The precise orbit results from a data reduction process in which all available tracking data (Single-Lens Reflex, radar altimeter crossovers, PRARE range and Doppler data) and most accurate correction, transformation and dynamical models are taken into account and in which high level numerical procedures are applied. These orbits are "optimal" achievable representations of the real orbital motion under the circumstances of tracking situation and the "state of the art" model situation. The precise orbit product for the ERS satellites are the satellite ephemeris (position and velocity vector) including time tag, given in a well-defined reference frame, together with the nominal satellite attitude information and a radial orbit correction. Several orbit solutions are currently distributed: A new set of ORB POD (Precise Orbit Determination - REAPER v2) computed with the most updated model standards for the complete ERS-1 and ERS-2 mission. A previous set of ORB POD (REAPER v1) data already available on the ESA dissemination site since 2014, covering the ERS-1 full mission and the ERS-2 mission up to July 2003. ORB PRC which is the original Precise Orbit dataset computed during the ERS mission operations for ERS-1 and ERS-2. In the new POD dataset (REAPER v2) for the ERS-1 and ERS-2 missions, two different orbit solutions are provided together with the combined solution to be used for processing of the radar altimeter measurements and the determination of geodetic/geophysical products: those computed by DEOS (Delft Institute of Earth Observation and Space Systems), and those generated by ESOC (European Space Operations Centre) using different software (GEODYN and NAPEOS respectively). Careful evaluation of the various solutions of REAPER v2 has shown that the DEOS solution for both ERS-1 and ERS-2 has the best performance and is recommended to be used as reference. See the ERS Orbit Validation Report. For the previous version of the POD data set (REAPER v1), with ERS-2 mission data only up to 2003, three different orbit solutions together with the combined solution are available. These precise orbits for ERS-1 and ERS-2 have been computed at DEOS, ESOC, and GFZ (Deutschen GeoForschungsZentrums) using different software and different altimeter databases. Combined solutions have been created using three individual solutions for each satellite. All orbits were derived using consistent models in the same LPOD2005 terrestrial reference frame. These new orbit solutions show notable improvement with respect to DGME04 orbits (Scharroo and Visser, 1998). Thus, RMS crossover differences of new orbits improved by 4-9 mm. Careful evaluation of the various solutions has shown that the combined solution for both ERS-1 and ERS-2 has the best performance. All POD orbit files (REAPER v1/v2) are available in SP3c format.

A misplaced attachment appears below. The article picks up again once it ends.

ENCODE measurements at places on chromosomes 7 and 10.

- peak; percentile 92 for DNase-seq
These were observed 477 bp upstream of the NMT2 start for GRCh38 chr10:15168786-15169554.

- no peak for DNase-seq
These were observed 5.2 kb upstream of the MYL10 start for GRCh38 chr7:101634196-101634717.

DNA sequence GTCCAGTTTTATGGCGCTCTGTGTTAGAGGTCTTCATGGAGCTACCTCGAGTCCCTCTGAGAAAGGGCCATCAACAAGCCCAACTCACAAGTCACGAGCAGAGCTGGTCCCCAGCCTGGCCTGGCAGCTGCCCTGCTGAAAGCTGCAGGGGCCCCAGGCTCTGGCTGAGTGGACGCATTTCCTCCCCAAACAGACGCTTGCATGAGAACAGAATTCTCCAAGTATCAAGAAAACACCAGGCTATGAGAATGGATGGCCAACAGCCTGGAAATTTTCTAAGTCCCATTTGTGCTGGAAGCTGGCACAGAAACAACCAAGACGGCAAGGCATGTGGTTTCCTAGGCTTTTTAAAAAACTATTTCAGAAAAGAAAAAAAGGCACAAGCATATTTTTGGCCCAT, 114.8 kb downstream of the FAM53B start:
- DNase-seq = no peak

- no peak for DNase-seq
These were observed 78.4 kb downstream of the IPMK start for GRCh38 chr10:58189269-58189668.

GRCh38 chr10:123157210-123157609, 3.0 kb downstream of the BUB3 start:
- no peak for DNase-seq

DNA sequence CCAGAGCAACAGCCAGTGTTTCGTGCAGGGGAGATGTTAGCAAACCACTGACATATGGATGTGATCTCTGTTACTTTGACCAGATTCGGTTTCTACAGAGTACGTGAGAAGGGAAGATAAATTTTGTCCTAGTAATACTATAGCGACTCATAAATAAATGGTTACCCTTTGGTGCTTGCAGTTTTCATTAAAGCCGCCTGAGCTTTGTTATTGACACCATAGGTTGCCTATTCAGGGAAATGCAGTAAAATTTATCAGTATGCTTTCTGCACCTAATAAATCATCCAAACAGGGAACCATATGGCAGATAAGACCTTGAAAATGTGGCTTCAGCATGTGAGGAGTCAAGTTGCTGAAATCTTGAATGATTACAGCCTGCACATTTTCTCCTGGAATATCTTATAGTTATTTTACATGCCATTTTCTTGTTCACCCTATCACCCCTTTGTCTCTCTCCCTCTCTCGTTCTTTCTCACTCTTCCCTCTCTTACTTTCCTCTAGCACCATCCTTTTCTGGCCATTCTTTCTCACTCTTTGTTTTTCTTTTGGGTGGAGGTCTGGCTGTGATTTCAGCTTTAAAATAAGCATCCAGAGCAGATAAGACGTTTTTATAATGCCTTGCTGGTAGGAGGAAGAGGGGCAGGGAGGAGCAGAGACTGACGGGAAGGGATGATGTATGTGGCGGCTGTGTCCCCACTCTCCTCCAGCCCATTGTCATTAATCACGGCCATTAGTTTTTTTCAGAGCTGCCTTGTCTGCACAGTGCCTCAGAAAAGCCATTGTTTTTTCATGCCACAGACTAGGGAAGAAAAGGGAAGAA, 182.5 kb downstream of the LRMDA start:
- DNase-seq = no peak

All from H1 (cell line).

• Campaign